Last week, Apple held a little event at the newly constructed Steve Jobs Theater on their campus in Cupertino, California. While the release of the iPhone 8 and iPhone X was the reason most tuned in, Apple brought more than just a $1000 smartphone to the table.
As expected, Apple unveiled the new Apple Watch 3 and along with it the latest iteration of their set-top box the Apple TV 4K. The upgrade to the fifth generation Apple TV didn’t bring any revolutionary changes but instead brought the streaming platform on par with other devices on the market.
What Apple TV did do was offer up some new services and perks that give it some slight advantages over competitors like the Chromecast Ultra and Roku 4, with a caveat. We’ll cover those in a moment but first, let’s do what we came here to do and put the new Apple TV 4K up next to the Chromecast Ultra from Google.
The Apple TV 4K and the Chromecast Ultra both support the industry standard H.264 (MPEG4 Part-10) which covers a large percentage of current video content, local and web-based. Both devices can also handle High Dynamic Range (HDR10, Dolby Vision) and offer HDR content through their respective app stores.
Along with these, Apple and Google both offer support for most common formats such as AAC, MP3 and MP4. Chromecast gains an edge by supporting the .WEBM format that Google has been steadily expanding across the web. The Chromecast Ultra will also play the latest H.265 video format while Apple TV 4K support page does not have this codec listed. Likely, support is there but due to the minimal distribution, it isn’t reflected in the product information.
This is where the paths diverge a bit for the two media devices. From a consumption stand point, Apple TV and the Chromecast Ultra will deliver similar experiences and while they share similar capabilities, they differ greatly at their core.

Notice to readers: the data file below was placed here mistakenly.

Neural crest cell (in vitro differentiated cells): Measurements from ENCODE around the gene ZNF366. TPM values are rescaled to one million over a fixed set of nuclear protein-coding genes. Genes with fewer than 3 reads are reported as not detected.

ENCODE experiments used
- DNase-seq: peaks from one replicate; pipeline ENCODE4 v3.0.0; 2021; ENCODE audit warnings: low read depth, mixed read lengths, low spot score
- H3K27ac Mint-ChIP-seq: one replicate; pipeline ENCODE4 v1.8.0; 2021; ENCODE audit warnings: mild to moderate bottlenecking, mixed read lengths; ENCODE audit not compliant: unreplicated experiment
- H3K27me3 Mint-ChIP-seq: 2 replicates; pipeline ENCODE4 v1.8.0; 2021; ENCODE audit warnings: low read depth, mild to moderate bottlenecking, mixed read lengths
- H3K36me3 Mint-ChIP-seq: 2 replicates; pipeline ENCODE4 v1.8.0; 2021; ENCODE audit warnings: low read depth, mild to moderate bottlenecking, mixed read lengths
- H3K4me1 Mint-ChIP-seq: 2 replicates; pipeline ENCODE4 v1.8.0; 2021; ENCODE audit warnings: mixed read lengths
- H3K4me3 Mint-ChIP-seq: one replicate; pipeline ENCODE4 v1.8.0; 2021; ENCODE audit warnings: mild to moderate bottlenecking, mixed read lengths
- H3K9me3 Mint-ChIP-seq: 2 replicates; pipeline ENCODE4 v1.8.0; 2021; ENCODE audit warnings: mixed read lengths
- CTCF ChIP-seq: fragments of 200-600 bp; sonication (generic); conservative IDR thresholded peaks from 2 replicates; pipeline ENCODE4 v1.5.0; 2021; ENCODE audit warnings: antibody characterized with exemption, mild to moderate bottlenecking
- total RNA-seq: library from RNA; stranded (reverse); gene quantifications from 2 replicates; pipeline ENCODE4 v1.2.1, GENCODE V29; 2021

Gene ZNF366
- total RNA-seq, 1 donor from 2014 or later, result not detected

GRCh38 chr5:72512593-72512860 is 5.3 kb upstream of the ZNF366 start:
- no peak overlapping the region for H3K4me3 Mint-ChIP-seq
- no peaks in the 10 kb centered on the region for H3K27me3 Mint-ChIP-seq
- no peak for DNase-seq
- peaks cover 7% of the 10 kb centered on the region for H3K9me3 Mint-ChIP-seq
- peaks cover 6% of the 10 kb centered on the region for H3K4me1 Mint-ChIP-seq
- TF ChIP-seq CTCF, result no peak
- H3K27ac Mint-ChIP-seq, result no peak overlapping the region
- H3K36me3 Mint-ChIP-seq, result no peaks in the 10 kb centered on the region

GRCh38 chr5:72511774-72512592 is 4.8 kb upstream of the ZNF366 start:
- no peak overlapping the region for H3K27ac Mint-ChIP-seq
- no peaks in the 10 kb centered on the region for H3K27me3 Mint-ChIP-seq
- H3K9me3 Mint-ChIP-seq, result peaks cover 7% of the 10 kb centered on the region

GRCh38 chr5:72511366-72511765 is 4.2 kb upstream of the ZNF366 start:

The Apple TV is a set-top box. Meaning it is designed to be a stand-alone device that is capable of running a multitude of applications, all controlled with the included remote. Streaming to Apple TV comes in the form of mirroring other devices like your MacBook, iPhone or iPod. To use the system outside of Apple products, you need a third-party app like AirParrot or 5KPlayer.
When using a Chromecast, the content you sent to the dongle uses the Google Cast protocol which is available across multiple platforms and is implemented into applications by the developer. That simply means that if a third-party developer wants their app to be Chromecast compatible, they can do so regardless of the OS. The Chromecast receives the Cast and handles everything via its own internet connection.
To read more about the finer details of how the two work and how they differ, check out Robby’s article.
All that being said, the somewhat closed environment of Apple TV gives Chromecast a bit of an advantage in the versatility department.
This very well may be the deciding factor for many of you weighing your options for streaming 4K content. The Chromecast Ultra will cost you $69 from the Google Store or various retailers like WalMart, Target or Best Buy.